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Parents challenge Crenshaw High shake-up

Los Angeles school district officials received a frequently skeptical and occasionally hostile reception Tuesday night when they met with parents and others to explain their plans to restructure low-performing Crenshaw High School.

More than 150 community members and others were packed into the school library to hear about how the current school would be closed next summer and reopened in the form of three magnet schools. Under the new format, the Leimert Park campus would retain its old name and traditions, including its respected arts and athletic programs, officials said.

Local residents and current students would be guaranteed admission to the new programs, which as “magnets” would be open to students from across the nation’s second-largest school system.

The school’s restructuring includes requiring staff members to re-interview for their jobs. Based on recent efforts at other L.A. schools, the result could be that few current teachers would return.

Senior district administrator George Bartleson characterized the meeting as part of a “listening campaign” to get community input, and his team got an earful.

“My son came home and told me what was going on. I should have been informed first,” said parent Rosalind Harris.

She complained that L.A. schools Supt. John Deasy acted with no input from the community, teachers or students.

“We should have had our voices heard first and then maybe Deasy come back to us with a plan, a suggestion.”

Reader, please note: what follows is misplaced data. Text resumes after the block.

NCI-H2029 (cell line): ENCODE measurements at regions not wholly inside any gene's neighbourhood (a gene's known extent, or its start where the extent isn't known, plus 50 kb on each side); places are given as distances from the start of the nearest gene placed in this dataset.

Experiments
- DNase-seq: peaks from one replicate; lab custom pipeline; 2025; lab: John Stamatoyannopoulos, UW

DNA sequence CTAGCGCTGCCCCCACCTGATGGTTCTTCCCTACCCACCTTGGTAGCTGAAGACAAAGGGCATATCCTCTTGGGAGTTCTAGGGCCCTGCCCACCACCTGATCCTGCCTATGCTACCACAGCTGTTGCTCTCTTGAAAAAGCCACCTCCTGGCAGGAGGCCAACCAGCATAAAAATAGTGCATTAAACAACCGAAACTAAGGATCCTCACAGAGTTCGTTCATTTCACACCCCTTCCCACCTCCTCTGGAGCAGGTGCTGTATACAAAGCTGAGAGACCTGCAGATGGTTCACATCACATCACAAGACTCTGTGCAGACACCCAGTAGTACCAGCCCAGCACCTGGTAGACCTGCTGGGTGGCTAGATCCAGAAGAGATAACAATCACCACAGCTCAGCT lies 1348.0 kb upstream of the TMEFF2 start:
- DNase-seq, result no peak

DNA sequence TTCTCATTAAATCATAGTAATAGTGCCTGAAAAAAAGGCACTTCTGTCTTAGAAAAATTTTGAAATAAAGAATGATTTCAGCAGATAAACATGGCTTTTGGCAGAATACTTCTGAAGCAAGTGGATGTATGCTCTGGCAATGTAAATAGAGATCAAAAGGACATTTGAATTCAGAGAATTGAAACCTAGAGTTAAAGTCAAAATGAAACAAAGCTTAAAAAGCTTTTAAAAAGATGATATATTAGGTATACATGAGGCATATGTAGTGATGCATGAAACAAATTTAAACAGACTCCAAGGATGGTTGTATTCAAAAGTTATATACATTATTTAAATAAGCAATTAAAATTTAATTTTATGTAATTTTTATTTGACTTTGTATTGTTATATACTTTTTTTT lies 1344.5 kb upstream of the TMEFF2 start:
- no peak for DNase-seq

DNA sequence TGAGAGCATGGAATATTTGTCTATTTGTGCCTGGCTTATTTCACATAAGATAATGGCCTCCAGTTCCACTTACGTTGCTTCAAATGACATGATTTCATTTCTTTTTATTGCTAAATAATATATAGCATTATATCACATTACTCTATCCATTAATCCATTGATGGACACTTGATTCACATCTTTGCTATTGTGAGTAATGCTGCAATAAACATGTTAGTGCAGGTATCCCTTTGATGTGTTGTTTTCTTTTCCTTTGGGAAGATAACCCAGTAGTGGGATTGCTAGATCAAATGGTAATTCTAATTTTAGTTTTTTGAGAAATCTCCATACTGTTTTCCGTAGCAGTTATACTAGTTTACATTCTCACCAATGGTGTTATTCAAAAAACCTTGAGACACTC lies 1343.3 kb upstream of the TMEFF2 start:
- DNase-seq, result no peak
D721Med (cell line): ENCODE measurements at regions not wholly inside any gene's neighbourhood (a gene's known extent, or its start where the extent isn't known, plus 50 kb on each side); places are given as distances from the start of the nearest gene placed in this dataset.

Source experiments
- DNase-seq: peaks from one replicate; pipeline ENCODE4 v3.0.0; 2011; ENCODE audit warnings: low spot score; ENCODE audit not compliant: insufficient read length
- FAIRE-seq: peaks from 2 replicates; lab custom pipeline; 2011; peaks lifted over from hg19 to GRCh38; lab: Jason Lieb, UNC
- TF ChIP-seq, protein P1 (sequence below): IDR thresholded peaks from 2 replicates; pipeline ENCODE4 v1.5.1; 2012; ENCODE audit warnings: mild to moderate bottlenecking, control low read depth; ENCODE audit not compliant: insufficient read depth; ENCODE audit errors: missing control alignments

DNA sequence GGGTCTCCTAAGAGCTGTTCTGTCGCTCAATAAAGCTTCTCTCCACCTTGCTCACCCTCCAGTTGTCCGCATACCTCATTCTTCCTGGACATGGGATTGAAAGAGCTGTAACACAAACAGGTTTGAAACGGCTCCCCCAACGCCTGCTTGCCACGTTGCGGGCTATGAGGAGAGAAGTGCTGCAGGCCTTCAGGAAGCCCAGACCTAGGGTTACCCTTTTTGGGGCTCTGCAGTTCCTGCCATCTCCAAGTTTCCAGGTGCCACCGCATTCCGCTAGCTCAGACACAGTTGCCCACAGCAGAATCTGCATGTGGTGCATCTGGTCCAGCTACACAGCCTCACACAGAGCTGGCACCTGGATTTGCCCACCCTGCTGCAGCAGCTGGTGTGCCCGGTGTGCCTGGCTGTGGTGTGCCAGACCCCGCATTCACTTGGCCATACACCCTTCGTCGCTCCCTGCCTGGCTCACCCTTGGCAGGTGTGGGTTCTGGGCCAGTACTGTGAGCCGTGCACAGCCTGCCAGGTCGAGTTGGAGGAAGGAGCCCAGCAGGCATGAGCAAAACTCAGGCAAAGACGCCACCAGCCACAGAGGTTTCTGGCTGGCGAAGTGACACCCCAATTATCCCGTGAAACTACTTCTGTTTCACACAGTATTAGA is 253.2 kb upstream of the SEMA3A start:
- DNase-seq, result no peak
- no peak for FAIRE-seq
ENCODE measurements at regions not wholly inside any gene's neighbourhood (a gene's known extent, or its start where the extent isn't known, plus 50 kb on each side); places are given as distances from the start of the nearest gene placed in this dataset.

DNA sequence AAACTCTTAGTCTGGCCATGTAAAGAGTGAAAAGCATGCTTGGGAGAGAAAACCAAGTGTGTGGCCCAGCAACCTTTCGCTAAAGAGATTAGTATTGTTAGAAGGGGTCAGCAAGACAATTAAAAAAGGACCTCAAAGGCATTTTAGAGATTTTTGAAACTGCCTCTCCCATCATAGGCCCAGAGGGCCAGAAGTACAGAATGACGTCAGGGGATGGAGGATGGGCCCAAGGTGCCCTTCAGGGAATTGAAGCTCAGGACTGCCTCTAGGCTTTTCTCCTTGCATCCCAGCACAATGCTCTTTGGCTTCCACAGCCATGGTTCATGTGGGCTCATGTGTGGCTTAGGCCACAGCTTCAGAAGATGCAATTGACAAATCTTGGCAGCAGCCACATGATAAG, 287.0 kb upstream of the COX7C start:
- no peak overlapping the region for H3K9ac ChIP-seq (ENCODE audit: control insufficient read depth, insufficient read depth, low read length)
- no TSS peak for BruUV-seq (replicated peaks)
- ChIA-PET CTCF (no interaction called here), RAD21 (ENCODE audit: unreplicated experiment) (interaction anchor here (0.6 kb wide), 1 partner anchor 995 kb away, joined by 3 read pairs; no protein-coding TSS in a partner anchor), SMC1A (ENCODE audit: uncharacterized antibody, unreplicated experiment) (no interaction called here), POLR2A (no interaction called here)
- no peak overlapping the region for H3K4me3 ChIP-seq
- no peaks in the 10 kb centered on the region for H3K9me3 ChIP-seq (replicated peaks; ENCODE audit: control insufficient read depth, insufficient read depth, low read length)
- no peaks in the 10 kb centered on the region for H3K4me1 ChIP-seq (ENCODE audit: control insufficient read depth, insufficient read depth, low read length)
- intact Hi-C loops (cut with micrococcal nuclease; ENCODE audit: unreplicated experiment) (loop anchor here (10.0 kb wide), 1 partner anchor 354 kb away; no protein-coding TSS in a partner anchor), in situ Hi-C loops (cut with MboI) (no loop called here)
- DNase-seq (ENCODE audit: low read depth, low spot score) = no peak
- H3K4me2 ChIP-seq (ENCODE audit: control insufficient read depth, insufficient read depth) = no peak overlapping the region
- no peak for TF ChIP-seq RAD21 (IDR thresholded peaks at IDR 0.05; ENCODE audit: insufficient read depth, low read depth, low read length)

“Where is Deasy?” several voices then called out.

Deasy was not part of the delegation but has said Crenshaw’s academic results required assertive action on behalf of students.

The school with 1,500 students — nearly all from low-income families, has made virtually no progress in getting more testing as proficient in English and math. The percentage of students proficient in English has declined slightly over four years, from 19% to 17%; in math, the figure has inched from 2% to 3%.

This year there was an upward bump in the school’s overall Academic Performance Index score, which folds in results from all students tested. That figure rose from 554 to 569, which still leaves the school among the lowest scoring in the state and in the Los Angeles Unified School District. The school has experienced an enrollment decline, with many potential students choosing other district schools or independent, publicly funded charter schools.

Teachers and others blamed the district itself for the slow progress. The school has suffered through a parade of principals. And outside “partners” for the campus, including the Urban League, provided less support than anticipated, they said. District critics said L.A. Unified would be wiser to build on strengths of the school rather than start over, which would be disruptive for students and could create a new set of problems.

A number of parents praised the school’s staff and welcoming environment and said their children are making academic progress. Others said they are open to change and agreed that improvement is needed, but also wary of what the district has to offer.

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-- Howard Blume

 
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L.A. Now is the Los Angeles Times’ breaking news section for Southern California. It is produced by more than 80 reporters and editors in The Times’ Metro section, reporting from the paper’s downtown Los Angeles headquarters as well as bureaus in Costa Mesa, Long Beach, San Diego, San Francisco, Sacramento, Riverside, Ventura and West Los Angeles.
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